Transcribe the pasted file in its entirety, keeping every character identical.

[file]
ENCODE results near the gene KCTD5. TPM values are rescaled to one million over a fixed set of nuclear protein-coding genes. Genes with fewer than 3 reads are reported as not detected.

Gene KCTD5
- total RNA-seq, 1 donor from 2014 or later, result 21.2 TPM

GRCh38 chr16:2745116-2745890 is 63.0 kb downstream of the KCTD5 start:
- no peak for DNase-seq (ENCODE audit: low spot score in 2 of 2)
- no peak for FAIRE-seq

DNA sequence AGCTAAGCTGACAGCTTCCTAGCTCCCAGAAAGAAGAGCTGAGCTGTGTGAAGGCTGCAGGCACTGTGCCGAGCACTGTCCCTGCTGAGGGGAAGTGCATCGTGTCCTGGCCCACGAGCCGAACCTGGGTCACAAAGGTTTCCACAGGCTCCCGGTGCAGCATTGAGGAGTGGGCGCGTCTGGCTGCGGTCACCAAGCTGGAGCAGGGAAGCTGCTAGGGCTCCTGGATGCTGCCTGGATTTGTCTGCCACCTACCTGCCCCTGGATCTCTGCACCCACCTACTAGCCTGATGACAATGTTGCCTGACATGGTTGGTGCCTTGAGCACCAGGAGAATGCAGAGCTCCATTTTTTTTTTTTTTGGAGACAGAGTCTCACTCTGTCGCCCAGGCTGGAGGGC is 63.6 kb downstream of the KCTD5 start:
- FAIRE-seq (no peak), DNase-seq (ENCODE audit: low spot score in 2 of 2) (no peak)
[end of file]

ENCODE results near the gene KCTD5. TPM values are rescaled to one million over a fixed set of nuclear protein-coding genes. Genes with fewer than 3 reads are reported as not detected.

Gene KCTD5
- total RNA-seq, 1 donor from 2014 or later, result 21.2 TPM

GRCh38 chr16:2745116-2745890 is 63.0 kb downstream of the KCTD5 start:
- no peak for DNase-seq (ENCODE audit: low spot score in 2 of 2)
- no peak for FAIRE-seq

DNA sequence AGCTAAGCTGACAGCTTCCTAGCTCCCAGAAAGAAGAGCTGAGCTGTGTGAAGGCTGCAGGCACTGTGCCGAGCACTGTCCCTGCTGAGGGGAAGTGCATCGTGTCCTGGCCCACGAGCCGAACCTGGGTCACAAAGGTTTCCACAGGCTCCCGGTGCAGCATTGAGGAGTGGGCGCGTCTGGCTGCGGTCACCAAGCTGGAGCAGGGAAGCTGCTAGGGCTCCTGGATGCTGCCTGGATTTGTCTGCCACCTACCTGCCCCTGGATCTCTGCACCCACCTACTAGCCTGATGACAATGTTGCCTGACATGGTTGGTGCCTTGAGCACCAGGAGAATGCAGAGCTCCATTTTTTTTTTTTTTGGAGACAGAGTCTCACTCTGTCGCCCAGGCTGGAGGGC is 63.6 kb downstream of the KCTD5 start:
- FAIRE-seq (no peak), DNase-seq (ENCODE audit: low spot score in 2 of 2) (no peak)